As the bus came and went on that particular day, I created a mantra for myself. You cannot control others. You can only control your reactions to others.
You cannot control others. You can only control your reactions to others.
It was a ridiculous mantra. A way to talk myself out of responsibility for your actions.
You didn’t go to school that day.
Janie: “I think I’m just going to practice, skip school. It’s not like it matters-I won’t need school for anything. You didn’t.”
You cannot control others. You can only control your reactions to others.
My default reaction to others? Retreat.
Jane: “If I can’t see her, does that mean I can pretend she went to school?”
Maybe Jalen would handle it.
Jane: “Did Janie tell you that she skipped school today?”
Jalen: “That’s my girl! Elementary school is important, but high school? What’s the point of it, anyway! Never did me any good!”
What had I been thinking? I retreated farther this time.
Jane: “I’m in an entirely different town. That definitely means I can pretend that Janie went to school, and Jalen handled the situation like an adult.”
Was it the best way to handle things? No. Was I parenting? No. But, we were surviving. I far preferred this existence—this passive aggressive, minced words, filtered thoughts existence, that kept us all distant, but at least still living in the same place. It gave us the opportunity for happy moments, while all the negativity built up behind the firm walls of my determination.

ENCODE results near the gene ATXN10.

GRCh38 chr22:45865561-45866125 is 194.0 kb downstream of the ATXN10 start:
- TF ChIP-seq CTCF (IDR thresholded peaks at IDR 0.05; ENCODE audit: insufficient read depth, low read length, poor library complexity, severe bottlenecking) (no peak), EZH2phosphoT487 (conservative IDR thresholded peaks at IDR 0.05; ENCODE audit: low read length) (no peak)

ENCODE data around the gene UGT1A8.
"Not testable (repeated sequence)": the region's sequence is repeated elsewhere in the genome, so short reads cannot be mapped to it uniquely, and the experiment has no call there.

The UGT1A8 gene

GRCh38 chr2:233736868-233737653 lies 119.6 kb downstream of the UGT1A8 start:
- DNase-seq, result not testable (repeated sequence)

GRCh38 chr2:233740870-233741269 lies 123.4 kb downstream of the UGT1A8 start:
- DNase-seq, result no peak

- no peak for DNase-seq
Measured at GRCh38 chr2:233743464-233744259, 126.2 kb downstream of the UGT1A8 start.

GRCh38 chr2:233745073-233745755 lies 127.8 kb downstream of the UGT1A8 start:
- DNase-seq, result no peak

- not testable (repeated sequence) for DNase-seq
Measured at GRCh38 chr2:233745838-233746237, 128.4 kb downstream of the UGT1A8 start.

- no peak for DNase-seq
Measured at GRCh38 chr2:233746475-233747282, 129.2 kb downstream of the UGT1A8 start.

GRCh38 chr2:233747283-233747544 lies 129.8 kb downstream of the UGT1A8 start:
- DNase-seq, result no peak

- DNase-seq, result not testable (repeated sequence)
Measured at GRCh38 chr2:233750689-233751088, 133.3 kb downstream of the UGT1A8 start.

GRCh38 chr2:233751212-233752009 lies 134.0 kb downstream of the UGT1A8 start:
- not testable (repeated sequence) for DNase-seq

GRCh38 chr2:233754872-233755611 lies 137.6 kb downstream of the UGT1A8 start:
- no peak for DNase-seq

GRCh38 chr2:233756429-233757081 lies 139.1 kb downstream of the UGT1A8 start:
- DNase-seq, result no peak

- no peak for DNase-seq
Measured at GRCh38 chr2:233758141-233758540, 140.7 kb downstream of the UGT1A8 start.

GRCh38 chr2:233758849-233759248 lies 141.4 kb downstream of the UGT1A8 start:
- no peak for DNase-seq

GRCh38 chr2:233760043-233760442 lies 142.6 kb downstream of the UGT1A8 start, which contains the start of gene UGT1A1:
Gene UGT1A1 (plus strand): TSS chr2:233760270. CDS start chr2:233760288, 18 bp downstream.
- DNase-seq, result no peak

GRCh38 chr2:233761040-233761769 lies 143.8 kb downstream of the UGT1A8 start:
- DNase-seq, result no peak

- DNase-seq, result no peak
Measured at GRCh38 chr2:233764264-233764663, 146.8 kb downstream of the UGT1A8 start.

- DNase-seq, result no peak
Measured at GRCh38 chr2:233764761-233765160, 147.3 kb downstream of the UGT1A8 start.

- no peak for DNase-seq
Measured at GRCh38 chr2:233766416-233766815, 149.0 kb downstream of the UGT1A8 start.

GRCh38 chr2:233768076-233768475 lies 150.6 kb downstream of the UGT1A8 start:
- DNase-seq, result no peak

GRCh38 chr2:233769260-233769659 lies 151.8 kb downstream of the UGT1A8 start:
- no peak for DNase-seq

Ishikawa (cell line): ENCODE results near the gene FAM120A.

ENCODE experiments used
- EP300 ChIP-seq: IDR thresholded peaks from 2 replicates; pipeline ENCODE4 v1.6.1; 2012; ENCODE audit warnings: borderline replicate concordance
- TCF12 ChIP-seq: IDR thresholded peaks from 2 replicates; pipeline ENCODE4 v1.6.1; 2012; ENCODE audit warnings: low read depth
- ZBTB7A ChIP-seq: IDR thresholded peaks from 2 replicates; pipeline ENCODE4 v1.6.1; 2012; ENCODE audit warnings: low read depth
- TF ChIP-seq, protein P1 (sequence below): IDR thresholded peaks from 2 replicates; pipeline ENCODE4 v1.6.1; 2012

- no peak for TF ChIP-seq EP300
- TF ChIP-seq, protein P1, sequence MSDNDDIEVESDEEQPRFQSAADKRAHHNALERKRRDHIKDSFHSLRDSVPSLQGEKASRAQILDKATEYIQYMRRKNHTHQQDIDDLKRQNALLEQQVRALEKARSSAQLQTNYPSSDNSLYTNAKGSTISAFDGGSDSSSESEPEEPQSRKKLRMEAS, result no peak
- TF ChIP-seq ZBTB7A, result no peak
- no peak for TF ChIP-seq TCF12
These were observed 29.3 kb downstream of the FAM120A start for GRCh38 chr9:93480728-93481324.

Jane: “Did you have a good day, darling?”
Jalen: “I can’t hear you!”
Jane: “Did you go to school today, Janie dear?”
Janie: “Let’s take a selfie!”
So I painted. I drew. I distanced.
Man in Yellow
I did great things, Janie. I won’t lie about that. I accomplished so much in the art world. Go to any museum, and there are at least five pieces with my name on them. I was a step away, a single masterpiece, from being a painter extraordinaire. I was successful, and it brought in an inheritance for you. It was a challenge, and it brought happiness for me. But at the cost of your happiness… was it worth it? And at the cost of missing out on watching the last of your childhood…
You were a musician—a brilliant violinist, by the end of the day. You finished with a D in school.
There’s one other thing that I know about you. One last thing, that I wasn’t sure was there.
I remember, on the last day before you turned 18. You were playing video games, kind of idly, getting over a rough last day at school. The counselor had told you that, were you to continue in high school, you would need counseling three times a week.